Law and religion round-up – 26th July

“Signor, guardate un poco, che maschere galanti

Don Giovanni, W A Mozart

Face-covering in England

Governmental confusion regarding the scope of the face-covering provisions, which we reported last week, continued until hours before the legislation was said to be coming into force. The snappily-titled The Health Protection (Coronavirus, Wearing of Face Coverings in a Relevant Place) (England) Regulations 2020 were laid before Parliament at 1.15 pm on 23 July and became effective on 24 July 20. These Regulations require members of the public to wear face coverings whilst inside a “relevant place” specified in the Regulations in England to protect against the risks to public health arising from coronavirus, except in certain limited cases.

Face-covering in places of worship

Places of worship are not designated as “relevant places” and do not fall within the Regulations. However, the Church of England House of Bishops Recovery Group issued COVID-19 Advice on Face Coverings, which reflected Government guidance COVID-19: guidance for the safe use of places of worship during the pandemic and “strongly advised” that face covering should be used by all those attending a place of worship. Further, strict adherence to the Church’s Advice on the Administration of Holy Communion requires that “[e]ach communicant should also be encouraged to sanitise their hands before and after removing their face covering to receive the bread, and before and after putting it on again”.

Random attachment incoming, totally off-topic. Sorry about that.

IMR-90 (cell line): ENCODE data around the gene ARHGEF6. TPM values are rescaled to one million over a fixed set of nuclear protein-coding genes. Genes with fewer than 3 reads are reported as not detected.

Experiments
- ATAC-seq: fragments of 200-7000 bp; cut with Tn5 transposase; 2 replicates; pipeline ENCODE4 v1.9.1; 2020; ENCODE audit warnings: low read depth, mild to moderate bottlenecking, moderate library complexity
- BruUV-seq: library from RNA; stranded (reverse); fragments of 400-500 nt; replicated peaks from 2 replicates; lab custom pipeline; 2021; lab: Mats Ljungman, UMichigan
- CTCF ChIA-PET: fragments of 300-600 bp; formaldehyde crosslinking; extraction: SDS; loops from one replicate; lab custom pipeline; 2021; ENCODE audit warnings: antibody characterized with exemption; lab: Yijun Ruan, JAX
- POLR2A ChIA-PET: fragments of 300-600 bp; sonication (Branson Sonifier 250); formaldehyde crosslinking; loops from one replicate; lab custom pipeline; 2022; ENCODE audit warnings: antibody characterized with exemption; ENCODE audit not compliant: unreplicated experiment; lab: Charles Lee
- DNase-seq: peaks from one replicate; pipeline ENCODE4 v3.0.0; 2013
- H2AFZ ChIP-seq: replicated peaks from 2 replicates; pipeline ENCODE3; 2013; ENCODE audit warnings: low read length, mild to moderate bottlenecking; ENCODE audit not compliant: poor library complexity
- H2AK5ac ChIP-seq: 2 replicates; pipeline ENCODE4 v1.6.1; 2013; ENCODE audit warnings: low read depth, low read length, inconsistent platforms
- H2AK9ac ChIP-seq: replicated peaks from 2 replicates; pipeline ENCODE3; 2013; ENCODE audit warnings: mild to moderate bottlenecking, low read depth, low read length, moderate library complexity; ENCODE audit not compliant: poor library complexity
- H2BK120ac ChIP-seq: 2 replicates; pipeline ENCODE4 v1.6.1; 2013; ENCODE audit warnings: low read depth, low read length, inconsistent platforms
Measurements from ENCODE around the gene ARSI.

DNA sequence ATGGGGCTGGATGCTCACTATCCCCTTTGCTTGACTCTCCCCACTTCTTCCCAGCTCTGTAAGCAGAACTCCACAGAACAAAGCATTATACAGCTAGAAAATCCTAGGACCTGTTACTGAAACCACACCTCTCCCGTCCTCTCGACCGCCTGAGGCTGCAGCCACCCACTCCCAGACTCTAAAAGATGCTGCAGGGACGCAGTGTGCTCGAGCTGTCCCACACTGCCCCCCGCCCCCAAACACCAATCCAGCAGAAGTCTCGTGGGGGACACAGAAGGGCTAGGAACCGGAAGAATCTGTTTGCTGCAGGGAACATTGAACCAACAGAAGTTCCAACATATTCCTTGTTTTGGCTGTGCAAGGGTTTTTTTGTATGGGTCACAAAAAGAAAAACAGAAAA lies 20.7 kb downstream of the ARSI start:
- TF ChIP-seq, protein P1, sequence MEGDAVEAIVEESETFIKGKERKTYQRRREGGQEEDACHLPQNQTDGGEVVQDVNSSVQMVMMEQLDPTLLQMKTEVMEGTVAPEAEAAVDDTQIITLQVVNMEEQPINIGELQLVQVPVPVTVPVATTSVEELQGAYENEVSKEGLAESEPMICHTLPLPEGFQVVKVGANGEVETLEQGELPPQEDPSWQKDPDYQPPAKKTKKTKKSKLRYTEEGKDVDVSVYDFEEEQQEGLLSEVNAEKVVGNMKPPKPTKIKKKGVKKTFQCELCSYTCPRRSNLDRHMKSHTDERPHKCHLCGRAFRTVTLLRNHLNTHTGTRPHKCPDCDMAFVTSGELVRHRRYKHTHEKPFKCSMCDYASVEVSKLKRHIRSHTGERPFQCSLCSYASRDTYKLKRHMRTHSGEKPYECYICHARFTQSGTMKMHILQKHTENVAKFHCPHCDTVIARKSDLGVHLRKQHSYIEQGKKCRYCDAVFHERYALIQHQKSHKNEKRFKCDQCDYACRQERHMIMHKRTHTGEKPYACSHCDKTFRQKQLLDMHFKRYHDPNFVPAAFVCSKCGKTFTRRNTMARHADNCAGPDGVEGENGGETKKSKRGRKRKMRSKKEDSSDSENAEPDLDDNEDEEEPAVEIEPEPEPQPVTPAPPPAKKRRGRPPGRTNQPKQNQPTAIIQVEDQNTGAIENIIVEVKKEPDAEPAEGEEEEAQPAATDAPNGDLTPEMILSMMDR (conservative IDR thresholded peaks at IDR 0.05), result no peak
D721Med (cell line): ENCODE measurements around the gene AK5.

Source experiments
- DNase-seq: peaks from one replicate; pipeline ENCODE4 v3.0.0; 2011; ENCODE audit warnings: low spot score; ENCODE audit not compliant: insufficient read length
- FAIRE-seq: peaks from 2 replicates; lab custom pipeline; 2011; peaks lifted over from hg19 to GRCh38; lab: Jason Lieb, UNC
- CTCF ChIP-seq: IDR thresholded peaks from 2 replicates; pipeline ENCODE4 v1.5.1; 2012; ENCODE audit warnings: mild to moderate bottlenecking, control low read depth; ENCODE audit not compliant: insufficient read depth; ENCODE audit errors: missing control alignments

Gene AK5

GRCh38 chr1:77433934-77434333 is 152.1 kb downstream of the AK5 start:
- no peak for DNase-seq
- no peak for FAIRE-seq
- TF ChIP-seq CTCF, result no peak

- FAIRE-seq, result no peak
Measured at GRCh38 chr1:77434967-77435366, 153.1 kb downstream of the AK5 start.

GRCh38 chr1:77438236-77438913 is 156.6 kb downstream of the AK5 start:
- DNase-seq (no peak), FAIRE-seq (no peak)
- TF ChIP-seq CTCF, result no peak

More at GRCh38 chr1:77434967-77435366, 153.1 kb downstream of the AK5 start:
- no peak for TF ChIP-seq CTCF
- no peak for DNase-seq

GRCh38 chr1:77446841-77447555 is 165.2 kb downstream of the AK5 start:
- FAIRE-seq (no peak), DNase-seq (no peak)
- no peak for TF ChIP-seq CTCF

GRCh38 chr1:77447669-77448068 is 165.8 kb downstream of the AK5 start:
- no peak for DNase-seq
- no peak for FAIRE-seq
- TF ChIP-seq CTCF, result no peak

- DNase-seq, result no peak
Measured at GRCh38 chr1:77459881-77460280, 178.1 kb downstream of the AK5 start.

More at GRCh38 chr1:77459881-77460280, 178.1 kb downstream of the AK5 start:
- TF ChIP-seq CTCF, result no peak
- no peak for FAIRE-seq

The Government guidance Face coverings: when to wear one and how to make your own includes recommendations which have parallels relevant to liturgical use: avoid taking off masks and putting and putting them back in quick succession (in the context of shopping); only handle the straps, ties or clips; do not touch the front of the face-covering or the part that has been in contact with the mouth and nose; if eating (in a restaurant), do not place the face-covering on the table.

A pragmatic view appears to have been taken in some – but not all – dioceses and parishes, the national advice being passed on as “recommendations”, “recognising and respecting that individuals will make different choices about this”.

The advice on face coverings in the House of Bishops Recovery Group document COVID-19 Advice on Face Coverings has been incorporated into the updates of a number of other documents: